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Distinguishing between sudden and gradual extinctions in the fossil record; predicting the position of the Cretaceous-Tertiary iridium anomaly using the ammonite fossil record on Seymour Island, Antarctica

Charles R. Marshall
Distinguishing between sudden and gradual extinctions in the fossil record; predicting the position of the Cretaceous-Tertiary iridium anomaly using the ammonite fossil record on Seymour Island, Antarctica
Geology (Boulder) (August 1995) 23 (8): 731-734

Abstract

A simple method, employing 50% confidence intervals, may be used to distinguish sudden from gradual extinctions. In cases where the fossil record is consistent with a sudden disappearance, the expected position of the extinction horizon may also be determined. Analysis of the fossil ammonites on Seymour Island shows that their pattern of disappearances is consistent with a sudden mass extinction at the Cretaceous-Tertiary (K-T) boundary, even though a literal reading of the fossil record shows they disappeared gradually over a stratigraphic interval 10-50 m below the boundary. It is striking that the iridium anomaly on Seymour Island falls within the stratigraphic interval determined by the 50% confidence intervals to be the most likely place for the K-T boundary (assuming there was a sudden disappearance of ammonites at the boundary). However, a computer simulation of the Seymour Island ammonite fossil record indicates a wide range of other extinction scenarios, including gradual extinctions ranging over as much as 20 m (alpha = 0.05), that are consistent with the ammonite fossil record; without saturation collecting near the K-T boundary it will be impossible to distinguish between gradual and sudden extinction scenarios for the Seymour Island ammonites based on the ammonite fossil record alone.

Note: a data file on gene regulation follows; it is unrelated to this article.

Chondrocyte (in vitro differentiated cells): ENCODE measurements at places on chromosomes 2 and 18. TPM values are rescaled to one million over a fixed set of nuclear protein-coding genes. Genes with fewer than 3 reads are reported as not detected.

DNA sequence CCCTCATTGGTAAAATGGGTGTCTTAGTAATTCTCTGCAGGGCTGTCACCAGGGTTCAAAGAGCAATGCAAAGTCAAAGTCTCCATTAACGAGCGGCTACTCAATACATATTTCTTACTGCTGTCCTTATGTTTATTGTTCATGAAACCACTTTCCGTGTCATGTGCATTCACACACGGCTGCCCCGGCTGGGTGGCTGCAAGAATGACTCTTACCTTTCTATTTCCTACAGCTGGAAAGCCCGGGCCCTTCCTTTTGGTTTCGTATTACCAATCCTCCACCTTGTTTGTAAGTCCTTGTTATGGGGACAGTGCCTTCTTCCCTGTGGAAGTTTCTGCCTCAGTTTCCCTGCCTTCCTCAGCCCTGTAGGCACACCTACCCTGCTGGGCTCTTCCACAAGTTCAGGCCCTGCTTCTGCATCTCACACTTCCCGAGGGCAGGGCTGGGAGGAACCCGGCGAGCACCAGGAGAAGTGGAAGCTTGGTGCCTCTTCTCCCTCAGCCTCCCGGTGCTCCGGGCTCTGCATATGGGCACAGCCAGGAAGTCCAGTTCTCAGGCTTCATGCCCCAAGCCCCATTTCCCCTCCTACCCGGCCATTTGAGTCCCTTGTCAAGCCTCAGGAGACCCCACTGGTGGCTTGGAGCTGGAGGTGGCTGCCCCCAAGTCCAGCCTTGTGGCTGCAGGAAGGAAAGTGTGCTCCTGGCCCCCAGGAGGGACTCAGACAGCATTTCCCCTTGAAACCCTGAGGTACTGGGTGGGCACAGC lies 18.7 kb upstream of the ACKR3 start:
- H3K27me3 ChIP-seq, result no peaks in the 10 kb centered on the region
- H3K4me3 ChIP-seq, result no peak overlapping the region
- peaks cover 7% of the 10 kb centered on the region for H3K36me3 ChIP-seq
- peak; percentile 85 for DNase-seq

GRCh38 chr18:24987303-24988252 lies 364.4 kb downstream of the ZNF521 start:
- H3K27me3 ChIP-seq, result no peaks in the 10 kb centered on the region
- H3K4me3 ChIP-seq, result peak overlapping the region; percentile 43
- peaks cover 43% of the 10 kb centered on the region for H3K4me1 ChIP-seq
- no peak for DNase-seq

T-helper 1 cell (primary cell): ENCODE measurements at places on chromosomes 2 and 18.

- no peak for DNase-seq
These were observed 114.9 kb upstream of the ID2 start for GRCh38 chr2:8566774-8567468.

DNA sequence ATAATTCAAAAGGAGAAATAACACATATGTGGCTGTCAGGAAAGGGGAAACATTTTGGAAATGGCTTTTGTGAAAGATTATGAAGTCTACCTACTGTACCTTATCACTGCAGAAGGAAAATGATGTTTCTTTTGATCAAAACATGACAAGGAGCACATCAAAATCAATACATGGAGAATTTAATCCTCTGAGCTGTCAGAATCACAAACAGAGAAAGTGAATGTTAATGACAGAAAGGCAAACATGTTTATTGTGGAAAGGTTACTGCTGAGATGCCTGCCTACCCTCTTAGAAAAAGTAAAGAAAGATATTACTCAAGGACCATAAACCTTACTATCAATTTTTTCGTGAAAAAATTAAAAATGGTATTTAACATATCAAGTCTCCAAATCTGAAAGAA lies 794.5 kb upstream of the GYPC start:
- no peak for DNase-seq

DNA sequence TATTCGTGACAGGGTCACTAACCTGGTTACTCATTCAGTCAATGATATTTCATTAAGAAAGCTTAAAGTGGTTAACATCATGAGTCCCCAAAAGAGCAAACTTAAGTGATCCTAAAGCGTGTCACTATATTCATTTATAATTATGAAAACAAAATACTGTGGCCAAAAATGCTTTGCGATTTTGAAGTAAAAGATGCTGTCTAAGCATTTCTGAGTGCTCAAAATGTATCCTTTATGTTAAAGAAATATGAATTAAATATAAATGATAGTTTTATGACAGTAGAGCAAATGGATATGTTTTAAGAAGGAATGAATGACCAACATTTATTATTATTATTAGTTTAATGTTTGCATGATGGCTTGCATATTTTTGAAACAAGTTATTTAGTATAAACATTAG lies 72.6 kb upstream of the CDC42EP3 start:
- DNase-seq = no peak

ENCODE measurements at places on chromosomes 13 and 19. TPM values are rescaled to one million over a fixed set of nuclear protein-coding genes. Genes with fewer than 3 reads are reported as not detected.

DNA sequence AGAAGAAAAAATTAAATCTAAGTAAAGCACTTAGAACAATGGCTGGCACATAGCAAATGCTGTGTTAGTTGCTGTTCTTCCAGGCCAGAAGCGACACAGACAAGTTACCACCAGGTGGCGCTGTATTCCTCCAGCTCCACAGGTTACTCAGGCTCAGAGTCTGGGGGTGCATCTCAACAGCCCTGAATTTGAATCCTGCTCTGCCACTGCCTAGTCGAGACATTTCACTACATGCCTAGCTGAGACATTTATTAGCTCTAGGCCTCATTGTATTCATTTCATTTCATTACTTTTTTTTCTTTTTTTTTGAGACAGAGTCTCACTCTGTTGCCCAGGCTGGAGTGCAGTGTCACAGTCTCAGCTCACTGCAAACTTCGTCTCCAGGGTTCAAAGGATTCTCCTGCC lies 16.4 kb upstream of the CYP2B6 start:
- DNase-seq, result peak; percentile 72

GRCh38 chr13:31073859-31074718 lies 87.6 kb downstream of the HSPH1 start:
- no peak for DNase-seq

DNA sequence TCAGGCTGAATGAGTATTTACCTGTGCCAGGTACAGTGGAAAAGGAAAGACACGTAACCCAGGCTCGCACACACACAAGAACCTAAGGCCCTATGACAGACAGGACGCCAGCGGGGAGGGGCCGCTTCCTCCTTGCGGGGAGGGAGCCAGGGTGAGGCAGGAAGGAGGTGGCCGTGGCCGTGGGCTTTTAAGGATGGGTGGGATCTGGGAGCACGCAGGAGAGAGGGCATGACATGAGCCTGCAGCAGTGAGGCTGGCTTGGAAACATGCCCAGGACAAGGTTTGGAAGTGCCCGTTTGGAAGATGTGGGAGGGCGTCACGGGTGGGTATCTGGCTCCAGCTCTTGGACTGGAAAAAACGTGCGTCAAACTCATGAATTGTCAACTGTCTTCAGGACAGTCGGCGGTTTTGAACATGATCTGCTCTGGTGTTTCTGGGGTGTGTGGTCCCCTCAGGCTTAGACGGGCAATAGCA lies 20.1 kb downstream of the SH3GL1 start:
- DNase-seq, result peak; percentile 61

ISSN: 0091-7613
EISSN: 1943-2682
Coden: GLGYBA
Serial Title: Geology (Boulder)
Serial Volume: 23
Serial Issue: 8
Title: Distinguishing between sudden and gradual extinctions in the fossil record; predicting the position of the Cretaceous-Tertiary iridium anomaly using the ammonite fossil record on Seymour Island, Antarctica
Affiliation: University of California at Los Angeles, Department of Earth and Space Sciences, Los Angeles, CA, United States
Pages: 731-734
Published: 199508
Text Language: English
Publisher: Geological Society of America (GSA), Boulder, CO, United States
References: 13
Accession Number: 1995-053234
Categories: StratigraphyGeochemistry of rocks, soils, and sediments
Document Type: Serial
Bibliographic Level: Analytic
Illustration Description: illus.
S64°45'00" - S63°00'00", W58°00'00" - W56°00'00"
Country of Publication: United States
Secondary Affiliation: GeoRef, Copyright 2017, American Geosciences Institute. Reference includes data supplied by the Geological Society of America, Boulder, CO, United States
Update Code: 199519
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